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Telemedicine playing crucial role in virus pandemic

Published : 09 Jul 2020 10:01 PM | Updated : 07 Sep 2020 06:36 PM

Telemedicine has now become a lifeline for general patients as most of the hospitals are still reluctant to provide treatment to them.

Like Mohammad Afsar Ali, a resident of Jatrabari, numerous patients have been benefitted amid the pandemic across the country. As Afsar war suffering from cold, he consulted a medicine specialist for free via a video call, received advice from the specialist and recovered from the sickness.

“I made a phone call using IMO (video call app) when the doctor prescribed me some medicine. I had no idea before that how a doctor can consult a patient over phone. This is amazing”, Afsar Ali said.

In a regular media briefing on Thursday, Additional Director General of the Department of Health Professor Nasima Sultana said that 1 lakh 90 thousand 599 phone callers received telemedicine services in the last 24 hours. These calls’ tally derived from 333, SasthyoBatayon 16263 and helpline numbers from the Institute of Epidemiology, Disease Control and Research (IEDCR).

According to the website, nearly 500 expert physicians have been serving patients through telemedicine.
Public health experts highlighted that telemedicine has emerged as the most effective service for the treatment of general patients during the ongoing Covid-19 pandemic.

Public Health expert Ahmed Hussain said, “Telemedicine is not a new concept in health services. Fear of infection is the major obstacle between the doctors and the patients during the ongoing pandemic. General patients do not want to go to the hospitals or doctors’ chambers considering them places of high risk for virus infection. But anyway they need treatment.”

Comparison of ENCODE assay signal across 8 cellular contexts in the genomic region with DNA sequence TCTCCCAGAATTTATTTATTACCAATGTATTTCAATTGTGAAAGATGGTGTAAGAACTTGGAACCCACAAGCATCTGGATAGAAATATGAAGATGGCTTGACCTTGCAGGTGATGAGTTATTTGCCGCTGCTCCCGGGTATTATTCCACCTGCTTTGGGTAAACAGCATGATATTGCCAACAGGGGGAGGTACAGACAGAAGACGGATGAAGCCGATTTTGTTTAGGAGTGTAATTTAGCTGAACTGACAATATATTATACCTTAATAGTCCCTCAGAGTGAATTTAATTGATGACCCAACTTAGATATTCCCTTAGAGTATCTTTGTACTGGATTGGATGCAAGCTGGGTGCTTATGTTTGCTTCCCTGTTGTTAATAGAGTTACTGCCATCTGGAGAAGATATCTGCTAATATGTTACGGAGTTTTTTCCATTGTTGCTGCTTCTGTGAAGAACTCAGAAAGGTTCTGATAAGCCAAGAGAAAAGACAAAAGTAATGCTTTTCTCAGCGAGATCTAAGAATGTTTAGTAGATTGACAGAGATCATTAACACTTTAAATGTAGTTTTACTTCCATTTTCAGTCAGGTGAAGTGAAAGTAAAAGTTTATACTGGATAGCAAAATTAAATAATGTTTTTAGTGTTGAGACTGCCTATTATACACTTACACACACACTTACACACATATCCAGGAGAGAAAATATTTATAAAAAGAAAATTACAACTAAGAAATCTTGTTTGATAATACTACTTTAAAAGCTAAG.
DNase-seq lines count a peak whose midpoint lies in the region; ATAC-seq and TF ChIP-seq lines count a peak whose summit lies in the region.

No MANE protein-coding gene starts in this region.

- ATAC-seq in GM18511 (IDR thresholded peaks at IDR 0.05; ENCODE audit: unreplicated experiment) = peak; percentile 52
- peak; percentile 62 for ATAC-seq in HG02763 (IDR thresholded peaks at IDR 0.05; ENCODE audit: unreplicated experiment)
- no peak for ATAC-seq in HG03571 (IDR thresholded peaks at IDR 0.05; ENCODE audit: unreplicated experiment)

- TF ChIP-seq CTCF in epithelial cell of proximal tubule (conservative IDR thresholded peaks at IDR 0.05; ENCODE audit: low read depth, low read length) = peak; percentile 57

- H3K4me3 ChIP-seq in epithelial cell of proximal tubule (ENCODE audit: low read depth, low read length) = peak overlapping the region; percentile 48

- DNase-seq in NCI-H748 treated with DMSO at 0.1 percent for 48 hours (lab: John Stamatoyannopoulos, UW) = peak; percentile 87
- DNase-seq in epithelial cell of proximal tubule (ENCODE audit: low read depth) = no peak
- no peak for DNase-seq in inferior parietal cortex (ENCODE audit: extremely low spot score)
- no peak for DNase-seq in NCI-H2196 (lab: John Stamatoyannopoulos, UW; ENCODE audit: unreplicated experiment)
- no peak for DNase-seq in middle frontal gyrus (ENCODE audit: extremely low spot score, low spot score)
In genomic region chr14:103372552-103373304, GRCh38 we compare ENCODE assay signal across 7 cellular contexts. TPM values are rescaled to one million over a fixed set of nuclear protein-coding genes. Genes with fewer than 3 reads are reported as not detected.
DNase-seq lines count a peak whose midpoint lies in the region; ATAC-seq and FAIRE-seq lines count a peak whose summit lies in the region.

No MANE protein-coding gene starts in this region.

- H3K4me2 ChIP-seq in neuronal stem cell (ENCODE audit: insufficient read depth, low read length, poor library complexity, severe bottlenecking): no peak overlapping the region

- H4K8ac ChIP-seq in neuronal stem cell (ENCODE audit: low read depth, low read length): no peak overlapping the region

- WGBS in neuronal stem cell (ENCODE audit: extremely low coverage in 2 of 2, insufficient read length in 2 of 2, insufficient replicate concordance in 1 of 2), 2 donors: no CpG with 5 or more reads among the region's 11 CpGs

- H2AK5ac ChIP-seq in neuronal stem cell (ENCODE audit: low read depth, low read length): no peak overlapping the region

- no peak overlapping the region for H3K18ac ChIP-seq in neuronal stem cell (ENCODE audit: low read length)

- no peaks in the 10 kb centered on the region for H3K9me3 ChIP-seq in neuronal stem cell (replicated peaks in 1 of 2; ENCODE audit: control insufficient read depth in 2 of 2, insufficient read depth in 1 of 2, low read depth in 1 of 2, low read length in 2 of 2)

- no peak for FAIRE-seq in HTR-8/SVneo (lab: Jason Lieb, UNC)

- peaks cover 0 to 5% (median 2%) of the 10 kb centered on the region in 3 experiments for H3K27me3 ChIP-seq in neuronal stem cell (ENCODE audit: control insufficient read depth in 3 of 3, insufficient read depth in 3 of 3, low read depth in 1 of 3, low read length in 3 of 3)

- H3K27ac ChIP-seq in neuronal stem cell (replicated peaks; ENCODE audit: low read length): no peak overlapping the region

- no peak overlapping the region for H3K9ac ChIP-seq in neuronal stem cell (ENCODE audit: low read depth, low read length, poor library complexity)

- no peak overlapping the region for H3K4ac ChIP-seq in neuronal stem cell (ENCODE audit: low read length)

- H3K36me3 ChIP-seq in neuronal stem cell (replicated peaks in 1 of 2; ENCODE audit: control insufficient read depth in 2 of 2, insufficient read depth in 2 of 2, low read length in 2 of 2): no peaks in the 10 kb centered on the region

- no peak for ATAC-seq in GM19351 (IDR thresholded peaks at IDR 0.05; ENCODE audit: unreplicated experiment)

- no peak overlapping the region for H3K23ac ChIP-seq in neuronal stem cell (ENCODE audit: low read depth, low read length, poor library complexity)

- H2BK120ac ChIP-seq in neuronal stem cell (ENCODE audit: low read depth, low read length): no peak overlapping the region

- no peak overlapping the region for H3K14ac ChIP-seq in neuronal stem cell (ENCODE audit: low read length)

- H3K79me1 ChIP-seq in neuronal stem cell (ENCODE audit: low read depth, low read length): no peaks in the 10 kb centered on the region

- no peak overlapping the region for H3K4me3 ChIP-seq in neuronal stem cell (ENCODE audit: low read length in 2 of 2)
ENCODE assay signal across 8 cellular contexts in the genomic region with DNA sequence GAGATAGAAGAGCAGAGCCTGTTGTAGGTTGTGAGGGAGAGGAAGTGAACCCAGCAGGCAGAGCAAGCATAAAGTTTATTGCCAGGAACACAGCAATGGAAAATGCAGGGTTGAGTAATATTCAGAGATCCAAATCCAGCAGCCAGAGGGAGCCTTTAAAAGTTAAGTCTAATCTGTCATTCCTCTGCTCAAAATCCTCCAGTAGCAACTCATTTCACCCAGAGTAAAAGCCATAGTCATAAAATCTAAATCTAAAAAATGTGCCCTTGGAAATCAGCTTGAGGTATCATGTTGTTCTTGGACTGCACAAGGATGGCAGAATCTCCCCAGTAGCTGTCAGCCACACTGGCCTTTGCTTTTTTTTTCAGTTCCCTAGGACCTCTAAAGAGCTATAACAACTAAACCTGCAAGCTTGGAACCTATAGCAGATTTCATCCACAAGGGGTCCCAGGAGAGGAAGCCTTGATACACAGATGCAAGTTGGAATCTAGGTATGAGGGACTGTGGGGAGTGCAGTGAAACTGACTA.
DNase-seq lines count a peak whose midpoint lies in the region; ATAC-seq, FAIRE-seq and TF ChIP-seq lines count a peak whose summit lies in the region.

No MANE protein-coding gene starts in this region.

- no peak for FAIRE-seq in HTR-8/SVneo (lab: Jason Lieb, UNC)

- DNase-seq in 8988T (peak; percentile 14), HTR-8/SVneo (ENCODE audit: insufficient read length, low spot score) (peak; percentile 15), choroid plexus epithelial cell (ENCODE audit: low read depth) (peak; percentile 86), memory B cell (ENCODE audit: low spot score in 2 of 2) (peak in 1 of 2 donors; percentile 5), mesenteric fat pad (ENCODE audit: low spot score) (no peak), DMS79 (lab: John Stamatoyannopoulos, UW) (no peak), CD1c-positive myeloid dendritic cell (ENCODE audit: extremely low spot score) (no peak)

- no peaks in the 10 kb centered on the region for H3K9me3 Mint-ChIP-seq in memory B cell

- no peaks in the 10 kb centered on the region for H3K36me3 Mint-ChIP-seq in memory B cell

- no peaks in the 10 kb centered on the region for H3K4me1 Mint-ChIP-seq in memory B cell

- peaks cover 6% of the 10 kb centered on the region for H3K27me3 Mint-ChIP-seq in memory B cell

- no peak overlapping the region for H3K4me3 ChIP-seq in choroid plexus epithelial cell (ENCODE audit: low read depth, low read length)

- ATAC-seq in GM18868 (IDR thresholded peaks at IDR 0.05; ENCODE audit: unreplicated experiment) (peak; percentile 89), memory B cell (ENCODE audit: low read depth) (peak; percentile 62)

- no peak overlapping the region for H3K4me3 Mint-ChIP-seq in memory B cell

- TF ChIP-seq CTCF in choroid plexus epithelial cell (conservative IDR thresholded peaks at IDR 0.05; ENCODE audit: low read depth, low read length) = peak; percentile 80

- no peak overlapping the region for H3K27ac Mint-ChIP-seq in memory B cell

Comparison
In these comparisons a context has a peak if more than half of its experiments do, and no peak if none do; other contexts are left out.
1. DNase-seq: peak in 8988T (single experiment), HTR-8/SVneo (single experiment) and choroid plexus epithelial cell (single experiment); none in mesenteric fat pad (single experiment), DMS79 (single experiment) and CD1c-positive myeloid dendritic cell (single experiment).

“On the other hand, due to the lack of suitable environment and appropriate personal protective equipment, the doctors think that they should not come in direct contact with the patients. However, they also want to continue medical services.”

In the past, people used to take various advices on the telephone from well known doctors. Since the introduction of mobile phones, people have started getting advice on diseases as well as prescriptions in text messages, Hussain added.

He further said that with the improvement of medical technology and information technology, doctors and patients are taking advantage of it. But it was an alternative arrangement for so long. Telemedicine has become the mainstay of more people during the pamdemic.

General Secretary of Bangladesh Medical Association (BMA) Dr. Md. Ehteshamul Haque Chowdhury said they have started providing online healthcare in most of the district branches of the country.

“In most of the district branches, we have started providing health services through mobile phones, Facebook, webpages, online apps and Skype, he said.

However, there is no national guideline on telemedicine services. So there is a risk of defective treatment in this case.
The Bangladesh Medical and Dental Council (BMDC) formulates and implements such rules and regulations in the country. BMDC president and convener of the National Technical Advisory Committee on Coronation professor Mohammad Sahidullah told media, ‘The work of formulating the rules is in the final stage. It will be published on the website in 10–12 days.”
If any organization or individual wants to provide telemedicine services, he has to get the approval of BMDC, he also mentioned.